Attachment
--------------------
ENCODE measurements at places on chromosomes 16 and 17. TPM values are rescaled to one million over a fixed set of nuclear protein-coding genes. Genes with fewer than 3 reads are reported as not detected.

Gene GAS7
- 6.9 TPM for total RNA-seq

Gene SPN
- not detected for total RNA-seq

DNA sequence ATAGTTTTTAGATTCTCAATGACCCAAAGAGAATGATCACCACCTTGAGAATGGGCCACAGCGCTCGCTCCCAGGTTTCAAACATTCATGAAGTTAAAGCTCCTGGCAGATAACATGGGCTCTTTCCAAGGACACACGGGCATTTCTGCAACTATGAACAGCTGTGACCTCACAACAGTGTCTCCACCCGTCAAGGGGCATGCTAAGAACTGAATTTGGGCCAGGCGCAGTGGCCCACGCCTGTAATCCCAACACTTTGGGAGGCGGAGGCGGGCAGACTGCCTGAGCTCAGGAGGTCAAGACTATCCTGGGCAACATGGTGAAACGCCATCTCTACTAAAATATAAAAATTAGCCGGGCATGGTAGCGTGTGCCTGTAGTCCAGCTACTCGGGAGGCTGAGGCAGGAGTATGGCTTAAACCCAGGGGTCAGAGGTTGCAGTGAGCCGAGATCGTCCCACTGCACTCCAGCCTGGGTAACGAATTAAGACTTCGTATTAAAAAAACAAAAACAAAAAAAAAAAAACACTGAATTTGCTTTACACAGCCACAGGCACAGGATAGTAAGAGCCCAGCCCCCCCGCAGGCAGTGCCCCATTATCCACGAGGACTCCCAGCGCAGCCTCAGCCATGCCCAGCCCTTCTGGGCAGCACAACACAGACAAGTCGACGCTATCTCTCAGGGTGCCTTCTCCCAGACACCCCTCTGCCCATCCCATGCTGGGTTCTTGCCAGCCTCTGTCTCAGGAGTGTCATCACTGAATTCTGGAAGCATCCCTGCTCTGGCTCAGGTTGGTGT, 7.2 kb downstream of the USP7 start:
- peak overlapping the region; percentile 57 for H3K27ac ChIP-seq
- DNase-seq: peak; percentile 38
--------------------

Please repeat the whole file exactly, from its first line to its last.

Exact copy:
ENCODE measurements at places on chromosomes 16 and 17. TPM values are rescaled to one million over a fixed set of nuclear protein-coding genes. Genes with fewer than 3 reads are reported as not detected.

Gene GAS7
- 6.9 TPM for total RNA-seq

Gene SPN
- not detected for total RNA-seq

DNA sequence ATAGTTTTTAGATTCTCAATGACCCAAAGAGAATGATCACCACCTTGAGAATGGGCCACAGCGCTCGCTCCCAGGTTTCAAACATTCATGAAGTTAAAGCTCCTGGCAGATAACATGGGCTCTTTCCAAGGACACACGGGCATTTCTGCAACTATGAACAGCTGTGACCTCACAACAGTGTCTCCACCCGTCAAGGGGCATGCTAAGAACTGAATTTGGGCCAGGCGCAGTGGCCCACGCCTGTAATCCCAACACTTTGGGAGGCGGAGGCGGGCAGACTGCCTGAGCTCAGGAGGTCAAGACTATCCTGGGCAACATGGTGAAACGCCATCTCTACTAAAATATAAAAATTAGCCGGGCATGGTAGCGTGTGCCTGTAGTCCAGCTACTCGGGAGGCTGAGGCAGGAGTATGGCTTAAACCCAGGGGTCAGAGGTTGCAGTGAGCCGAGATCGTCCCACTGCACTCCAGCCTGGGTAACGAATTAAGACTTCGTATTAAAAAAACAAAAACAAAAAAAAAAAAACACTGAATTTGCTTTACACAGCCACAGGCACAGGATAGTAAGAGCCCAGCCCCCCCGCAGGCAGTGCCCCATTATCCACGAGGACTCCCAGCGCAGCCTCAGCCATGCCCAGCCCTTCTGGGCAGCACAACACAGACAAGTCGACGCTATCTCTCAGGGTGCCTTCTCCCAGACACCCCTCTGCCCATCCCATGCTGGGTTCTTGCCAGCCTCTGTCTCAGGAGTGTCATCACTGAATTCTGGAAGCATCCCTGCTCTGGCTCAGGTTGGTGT, 7.2 kb downstream of the USP7 start:
- peak overlapping the region; percentile 57 for H3K27ac ChIP-seq
- DNase-seq: peak; percentile 38